On the way back into town, John driving, he decided to visit his girlfriend Mary. Never mind that it was 4:00 AM. The sugar and the ecstasy of the road had staged a coup de tat on what meager brains we possessed. Barreling down a four-lane road, blocks before its intersection at a traffic light with another four lane road, John looked at me, his eyes popping, barely tethered, as they were wont to do at such moments of high risk, and said, “Watch this.” He put the accelerator to the floor and we quickly accelerated to 90 miles per hour as we rocketed through the intersection. On the other side of the crossing, the road dipped. The car didn’t. For a few brief, exhilarating seconds, we were airborne, until we bottomed out on the other side, the undercarriage whopping the pavement.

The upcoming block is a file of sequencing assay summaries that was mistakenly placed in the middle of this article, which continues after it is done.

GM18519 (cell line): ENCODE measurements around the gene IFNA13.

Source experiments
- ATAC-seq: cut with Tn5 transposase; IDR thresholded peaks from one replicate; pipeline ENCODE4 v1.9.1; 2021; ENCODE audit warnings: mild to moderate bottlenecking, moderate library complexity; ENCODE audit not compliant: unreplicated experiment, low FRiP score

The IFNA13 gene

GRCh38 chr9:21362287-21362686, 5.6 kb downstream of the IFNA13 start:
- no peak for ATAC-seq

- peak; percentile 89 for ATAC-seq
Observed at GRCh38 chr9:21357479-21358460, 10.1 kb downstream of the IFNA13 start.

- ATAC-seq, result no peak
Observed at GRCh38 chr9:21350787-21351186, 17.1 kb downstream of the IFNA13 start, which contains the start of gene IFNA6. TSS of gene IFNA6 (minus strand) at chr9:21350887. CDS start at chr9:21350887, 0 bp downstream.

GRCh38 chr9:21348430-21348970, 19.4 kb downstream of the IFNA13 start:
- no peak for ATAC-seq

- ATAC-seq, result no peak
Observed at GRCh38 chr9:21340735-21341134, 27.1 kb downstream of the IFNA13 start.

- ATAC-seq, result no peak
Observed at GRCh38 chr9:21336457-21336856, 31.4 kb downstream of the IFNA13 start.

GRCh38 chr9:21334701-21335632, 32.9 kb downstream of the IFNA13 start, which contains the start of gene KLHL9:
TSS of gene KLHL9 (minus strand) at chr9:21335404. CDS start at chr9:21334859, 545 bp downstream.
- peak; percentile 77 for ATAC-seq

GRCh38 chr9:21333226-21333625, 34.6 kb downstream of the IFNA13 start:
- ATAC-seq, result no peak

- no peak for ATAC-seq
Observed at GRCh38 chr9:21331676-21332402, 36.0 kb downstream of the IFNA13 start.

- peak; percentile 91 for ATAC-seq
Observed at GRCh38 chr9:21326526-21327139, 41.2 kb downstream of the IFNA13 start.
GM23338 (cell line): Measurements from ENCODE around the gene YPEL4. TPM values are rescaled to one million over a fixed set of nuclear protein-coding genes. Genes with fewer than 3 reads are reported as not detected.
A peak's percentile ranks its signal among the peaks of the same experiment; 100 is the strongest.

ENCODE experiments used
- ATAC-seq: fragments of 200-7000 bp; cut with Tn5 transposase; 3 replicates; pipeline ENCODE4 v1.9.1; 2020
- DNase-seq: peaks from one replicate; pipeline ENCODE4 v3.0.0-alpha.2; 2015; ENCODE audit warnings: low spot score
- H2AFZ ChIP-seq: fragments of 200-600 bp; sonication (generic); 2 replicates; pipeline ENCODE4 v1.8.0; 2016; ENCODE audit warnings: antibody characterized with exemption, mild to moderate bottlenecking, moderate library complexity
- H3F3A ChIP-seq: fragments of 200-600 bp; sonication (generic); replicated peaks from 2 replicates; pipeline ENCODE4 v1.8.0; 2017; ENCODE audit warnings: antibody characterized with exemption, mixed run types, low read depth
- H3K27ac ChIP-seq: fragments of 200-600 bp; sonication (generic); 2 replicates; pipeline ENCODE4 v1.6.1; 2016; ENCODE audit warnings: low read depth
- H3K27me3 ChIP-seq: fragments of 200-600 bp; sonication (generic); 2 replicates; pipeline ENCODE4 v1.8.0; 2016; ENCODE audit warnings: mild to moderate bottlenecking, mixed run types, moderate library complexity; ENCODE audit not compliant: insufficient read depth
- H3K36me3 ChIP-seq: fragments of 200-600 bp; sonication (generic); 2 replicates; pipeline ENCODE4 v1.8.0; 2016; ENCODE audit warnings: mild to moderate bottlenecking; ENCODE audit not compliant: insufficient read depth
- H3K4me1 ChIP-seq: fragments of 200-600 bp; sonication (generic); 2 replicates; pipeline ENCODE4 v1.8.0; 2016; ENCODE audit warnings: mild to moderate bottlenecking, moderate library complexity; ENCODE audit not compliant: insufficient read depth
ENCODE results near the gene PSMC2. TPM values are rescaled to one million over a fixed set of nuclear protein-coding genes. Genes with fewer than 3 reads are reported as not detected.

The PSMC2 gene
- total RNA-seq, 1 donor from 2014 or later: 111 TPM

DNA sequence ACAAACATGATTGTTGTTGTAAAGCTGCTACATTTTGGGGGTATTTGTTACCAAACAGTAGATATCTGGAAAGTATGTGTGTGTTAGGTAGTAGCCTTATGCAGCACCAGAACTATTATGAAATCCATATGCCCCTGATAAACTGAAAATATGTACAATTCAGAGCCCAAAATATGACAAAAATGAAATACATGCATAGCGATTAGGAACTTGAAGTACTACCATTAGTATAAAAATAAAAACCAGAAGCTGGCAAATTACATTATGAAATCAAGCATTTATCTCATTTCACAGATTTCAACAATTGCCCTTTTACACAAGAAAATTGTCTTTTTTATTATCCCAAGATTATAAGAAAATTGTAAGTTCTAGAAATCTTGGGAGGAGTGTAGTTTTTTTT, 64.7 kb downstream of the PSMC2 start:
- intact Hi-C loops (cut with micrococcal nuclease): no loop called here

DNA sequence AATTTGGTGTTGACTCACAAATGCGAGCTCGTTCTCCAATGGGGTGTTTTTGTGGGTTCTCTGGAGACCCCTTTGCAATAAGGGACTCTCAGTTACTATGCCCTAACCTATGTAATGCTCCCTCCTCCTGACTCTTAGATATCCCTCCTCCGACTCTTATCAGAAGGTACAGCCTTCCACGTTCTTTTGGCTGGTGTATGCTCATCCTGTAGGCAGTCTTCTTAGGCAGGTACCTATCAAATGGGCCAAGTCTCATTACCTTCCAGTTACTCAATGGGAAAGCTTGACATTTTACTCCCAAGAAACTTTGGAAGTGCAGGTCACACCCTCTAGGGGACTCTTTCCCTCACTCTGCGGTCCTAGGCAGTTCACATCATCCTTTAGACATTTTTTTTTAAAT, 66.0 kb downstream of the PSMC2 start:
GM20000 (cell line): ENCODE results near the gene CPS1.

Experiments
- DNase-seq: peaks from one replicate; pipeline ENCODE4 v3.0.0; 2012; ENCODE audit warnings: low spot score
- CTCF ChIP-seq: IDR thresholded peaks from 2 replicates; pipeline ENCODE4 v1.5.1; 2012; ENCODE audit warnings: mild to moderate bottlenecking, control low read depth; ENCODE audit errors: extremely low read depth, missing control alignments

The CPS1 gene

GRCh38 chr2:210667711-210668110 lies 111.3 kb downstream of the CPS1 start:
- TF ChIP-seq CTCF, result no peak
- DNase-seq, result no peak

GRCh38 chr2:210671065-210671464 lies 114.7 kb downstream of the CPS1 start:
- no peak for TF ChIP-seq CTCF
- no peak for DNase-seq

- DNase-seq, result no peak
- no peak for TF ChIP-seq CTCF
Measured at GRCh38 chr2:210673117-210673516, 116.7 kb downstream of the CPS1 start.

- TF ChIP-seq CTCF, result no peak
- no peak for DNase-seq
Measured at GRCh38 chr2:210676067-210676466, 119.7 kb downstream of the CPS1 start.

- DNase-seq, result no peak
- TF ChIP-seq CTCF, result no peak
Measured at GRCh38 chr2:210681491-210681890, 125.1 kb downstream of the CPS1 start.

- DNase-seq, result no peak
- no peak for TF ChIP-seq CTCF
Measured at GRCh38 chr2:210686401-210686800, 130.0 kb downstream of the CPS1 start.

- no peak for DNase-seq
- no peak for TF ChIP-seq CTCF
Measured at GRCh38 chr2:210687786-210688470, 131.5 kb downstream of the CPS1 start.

I loved that Camaro. I liked looking out over the football-field length of the hood, admiring all that muscle underneath. I liked its low-slung posture, just inches above asphalt, where you were assaulted by every speed bump. I liked the roomy front bucket seats that made up for the chihuahua-sized second row. Better, I appreciated the slight bump it gave to my poor social standing at my high school. When you only had 25 minutes for lunch, speed mattered. I could whisk a carload of ravenous teenagers to the golden arches for a whistle-stop and make it back with time to spare (though, admittedly, there was always a proposal that we not return to school, usually made by one of the more reprobate delinquents in the back seat).